South Sudan's Minister of General Education and Instruction Deng Deng Hoc Yai

South Sudan secondary school final exams begins

By Deng Machol

South Sudan's Minister of General Education and Instruction Deng Deng Hoc Yai
South Sudan’s Minister of General Education and Instruction Deng Deng Hoc Yai

Juba – South Sudan 2018 secondary School Final Examinations has started on Monday all over the country.

The secondary school exams which was originally scheduled for December 03, 2018 but was later pushed to January 14, 2019 due to delay in funds for printing examinations papers.

A total of 23,316 candidates has sat for exams of which 6,333 of them representing 27.2%, are females and 16, 983, which is 72.8%, are males.

The exams commenced in 218 centres across the country. 22,975 of the candidates are in the academic section, while 175 are commerce students and 166 from vocational schools.

The examinations period will run for two weeks, according to the timetable. The examinations are being taken in 30 States and Abyei Administrative Area except two States which did not present any candidate for this year’s examinations.

Maiwut and Latjor States [in former Upper Nile State] did not register any candidate due to insecurity, caused by the ongoing conflict in the country.

 However, the Minister of General Education and Instructions, Deng Deng Hoc Yai rang the bell to mark the start of the examinations at Juba Commercial Secondary School, on Monday.

The candidates started the examinations with English Language in the morning and Fine Arts and Design in the afternoon.

Speaking to press, Minister Deng said he is confident [that] the examinations will go on without malpractice.

“I have put in place all the necessary safeguards. The invigilators are aware of the ground rules and they will administer the regulations,” Deng said.

He added they have deployed a national security personnel in every centre as well as CID and police to provide protection and to ensure that the environment is free and safe for examinations.

27 percent of the total number of candidates, which are girls, Deng says “is a very good number.”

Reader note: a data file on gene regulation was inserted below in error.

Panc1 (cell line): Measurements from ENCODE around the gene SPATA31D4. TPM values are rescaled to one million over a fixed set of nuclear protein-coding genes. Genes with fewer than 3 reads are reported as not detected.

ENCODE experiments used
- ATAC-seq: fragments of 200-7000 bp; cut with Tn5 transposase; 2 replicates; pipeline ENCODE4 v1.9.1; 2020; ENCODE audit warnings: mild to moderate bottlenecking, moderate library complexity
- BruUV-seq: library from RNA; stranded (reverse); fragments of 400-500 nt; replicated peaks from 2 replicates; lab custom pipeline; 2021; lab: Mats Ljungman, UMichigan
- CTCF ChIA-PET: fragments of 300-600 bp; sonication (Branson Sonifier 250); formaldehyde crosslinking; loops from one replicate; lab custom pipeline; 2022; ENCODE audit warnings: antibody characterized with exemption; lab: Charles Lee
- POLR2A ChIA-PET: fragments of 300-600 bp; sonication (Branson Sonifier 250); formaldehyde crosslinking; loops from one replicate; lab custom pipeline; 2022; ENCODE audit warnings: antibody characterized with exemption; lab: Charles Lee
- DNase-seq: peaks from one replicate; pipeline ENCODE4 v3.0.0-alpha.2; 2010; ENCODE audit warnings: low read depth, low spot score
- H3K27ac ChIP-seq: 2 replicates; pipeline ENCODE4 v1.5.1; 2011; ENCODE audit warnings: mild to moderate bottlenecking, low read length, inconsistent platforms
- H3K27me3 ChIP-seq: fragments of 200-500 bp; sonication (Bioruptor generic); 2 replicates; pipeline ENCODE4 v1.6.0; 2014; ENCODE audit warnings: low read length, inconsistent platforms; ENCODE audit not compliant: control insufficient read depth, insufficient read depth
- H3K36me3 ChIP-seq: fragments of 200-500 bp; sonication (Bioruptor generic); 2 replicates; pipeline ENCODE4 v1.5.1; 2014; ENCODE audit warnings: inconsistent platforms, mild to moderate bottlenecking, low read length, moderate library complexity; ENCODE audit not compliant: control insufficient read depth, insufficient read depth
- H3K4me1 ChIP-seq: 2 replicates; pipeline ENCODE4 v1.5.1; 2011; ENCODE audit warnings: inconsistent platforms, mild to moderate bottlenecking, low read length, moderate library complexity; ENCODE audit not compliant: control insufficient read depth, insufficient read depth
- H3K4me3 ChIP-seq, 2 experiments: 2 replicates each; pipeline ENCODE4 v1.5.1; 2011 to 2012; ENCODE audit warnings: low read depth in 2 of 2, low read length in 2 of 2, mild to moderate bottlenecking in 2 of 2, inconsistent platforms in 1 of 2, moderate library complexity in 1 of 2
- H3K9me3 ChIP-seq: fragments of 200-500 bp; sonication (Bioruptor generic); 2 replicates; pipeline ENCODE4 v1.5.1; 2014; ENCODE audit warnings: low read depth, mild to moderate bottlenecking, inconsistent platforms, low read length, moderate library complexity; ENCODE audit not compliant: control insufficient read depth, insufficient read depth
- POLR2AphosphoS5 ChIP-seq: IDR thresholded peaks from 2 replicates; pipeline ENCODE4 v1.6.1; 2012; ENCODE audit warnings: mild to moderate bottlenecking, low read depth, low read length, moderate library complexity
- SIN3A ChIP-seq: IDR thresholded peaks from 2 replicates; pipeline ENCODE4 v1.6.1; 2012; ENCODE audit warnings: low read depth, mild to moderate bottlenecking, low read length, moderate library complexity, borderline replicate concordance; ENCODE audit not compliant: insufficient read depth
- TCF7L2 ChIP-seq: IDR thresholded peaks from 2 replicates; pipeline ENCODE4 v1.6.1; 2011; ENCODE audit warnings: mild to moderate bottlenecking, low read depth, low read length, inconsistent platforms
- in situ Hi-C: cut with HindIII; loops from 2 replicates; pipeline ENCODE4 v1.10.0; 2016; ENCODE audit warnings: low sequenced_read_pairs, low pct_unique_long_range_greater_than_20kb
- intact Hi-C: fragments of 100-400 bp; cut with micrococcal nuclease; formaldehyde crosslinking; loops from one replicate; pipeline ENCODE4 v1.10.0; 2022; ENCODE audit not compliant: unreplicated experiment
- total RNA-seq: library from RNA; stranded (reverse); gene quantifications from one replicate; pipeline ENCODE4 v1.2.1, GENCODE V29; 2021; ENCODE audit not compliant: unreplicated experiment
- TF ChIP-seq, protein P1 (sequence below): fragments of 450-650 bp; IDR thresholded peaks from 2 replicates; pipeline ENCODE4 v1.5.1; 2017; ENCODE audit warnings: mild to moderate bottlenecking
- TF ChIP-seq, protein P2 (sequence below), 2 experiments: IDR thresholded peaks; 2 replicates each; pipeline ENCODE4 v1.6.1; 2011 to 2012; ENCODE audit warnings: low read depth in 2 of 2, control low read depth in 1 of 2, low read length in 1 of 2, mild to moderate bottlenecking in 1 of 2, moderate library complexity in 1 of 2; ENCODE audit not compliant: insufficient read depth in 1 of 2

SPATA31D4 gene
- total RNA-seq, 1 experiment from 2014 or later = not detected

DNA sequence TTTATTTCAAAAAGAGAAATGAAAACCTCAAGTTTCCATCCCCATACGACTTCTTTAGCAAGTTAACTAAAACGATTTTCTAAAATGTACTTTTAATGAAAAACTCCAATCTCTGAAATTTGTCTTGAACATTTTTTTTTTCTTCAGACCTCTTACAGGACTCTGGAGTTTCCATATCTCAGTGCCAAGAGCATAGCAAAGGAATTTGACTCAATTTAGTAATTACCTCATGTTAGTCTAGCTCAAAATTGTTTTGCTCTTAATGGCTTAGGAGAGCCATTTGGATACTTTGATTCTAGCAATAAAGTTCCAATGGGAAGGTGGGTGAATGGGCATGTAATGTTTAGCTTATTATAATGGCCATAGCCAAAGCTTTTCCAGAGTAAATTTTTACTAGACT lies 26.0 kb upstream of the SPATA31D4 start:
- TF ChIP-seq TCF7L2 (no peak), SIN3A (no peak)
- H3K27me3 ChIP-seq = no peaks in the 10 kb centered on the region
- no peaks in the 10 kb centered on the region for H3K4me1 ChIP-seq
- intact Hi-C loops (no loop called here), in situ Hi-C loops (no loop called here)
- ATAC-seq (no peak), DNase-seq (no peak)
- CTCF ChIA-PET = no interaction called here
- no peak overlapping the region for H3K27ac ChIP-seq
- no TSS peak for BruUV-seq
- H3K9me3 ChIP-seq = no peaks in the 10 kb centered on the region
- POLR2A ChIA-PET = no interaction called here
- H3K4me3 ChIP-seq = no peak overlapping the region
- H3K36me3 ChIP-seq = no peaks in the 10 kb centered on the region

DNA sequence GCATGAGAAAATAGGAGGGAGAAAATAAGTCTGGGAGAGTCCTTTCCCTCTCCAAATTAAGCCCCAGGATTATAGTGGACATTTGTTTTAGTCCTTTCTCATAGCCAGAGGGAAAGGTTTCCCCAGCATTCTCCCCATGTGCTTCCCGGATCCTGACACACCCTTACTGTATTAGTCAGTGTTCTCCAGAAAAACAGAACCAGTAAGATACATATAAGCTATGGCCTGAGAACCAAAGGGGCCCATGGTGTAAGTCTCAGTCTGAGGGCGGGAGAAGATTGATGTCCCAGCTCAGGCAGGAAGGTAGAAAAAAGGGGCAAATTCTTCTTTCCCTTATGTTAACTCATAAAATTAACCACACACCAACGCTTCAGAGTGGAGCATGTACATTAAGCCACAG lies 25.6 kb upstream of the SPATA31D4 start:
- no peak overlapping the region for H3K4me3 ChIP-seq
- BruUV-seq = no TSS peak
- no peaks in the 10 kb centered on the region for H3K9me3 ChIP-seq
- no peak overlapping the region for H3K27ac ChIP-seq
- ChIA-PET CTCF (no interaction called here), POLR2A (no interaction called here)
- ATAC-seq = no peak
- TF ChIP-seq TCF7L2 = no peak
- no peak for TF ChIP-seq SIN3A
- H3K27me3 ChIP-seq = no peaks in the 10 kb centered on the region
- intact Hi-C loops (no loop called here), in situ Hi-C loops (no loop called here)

South Sudan gained her independence from 2011, though its education system was in Arabic language and now the ministry of education is trying to phase out Arabic language in both primary and secondary school level.

Meanwhile, at least 916 candidates will write their examinations in Arabic language. “These are people who studied in Arabic, many of whom are returning from Sudan, I promised the Parliament that I would give them the same exams in Arabic,” Minister Deng said.

No matter that the world youngest nation had fertile land for agriculture productions. In this secondary school exams, no candidate registered for Agriculture course countrywide whereas166 candidates registered for technical sections and at least 175 registered for commercial sections.

The conflict that broke out in 2013 and again in 2016, has forced half of the country’s populations to sought refuge in UN sites across the country while others went to foreign countries.
Candidates in the UN Protection of Civilians site (PoCs) across the country would also do the examinations in Bor, Bentiu, Malakal and Akobo. In Juba, the candidate from the PoC will write their exams in Buluk and Manateen Centres.

Minister Deng further refuted reports that were widely circulated on the social media that the exam papers have been leaked, and were sold to some candidates.

He said they investigated the matter and found that they were forged exams. “We sent people there and we got the papers they were selling and then we compared with ours, but they are not matching,” Deng said.

He said the examinations were printed under strict supervision of the security organs and distributed by the security organs.

“There is no fear that there will be malpractices. Off course human beings can go against the law and where that happens, we have legal provisions for punishment,” Minister Deng said.




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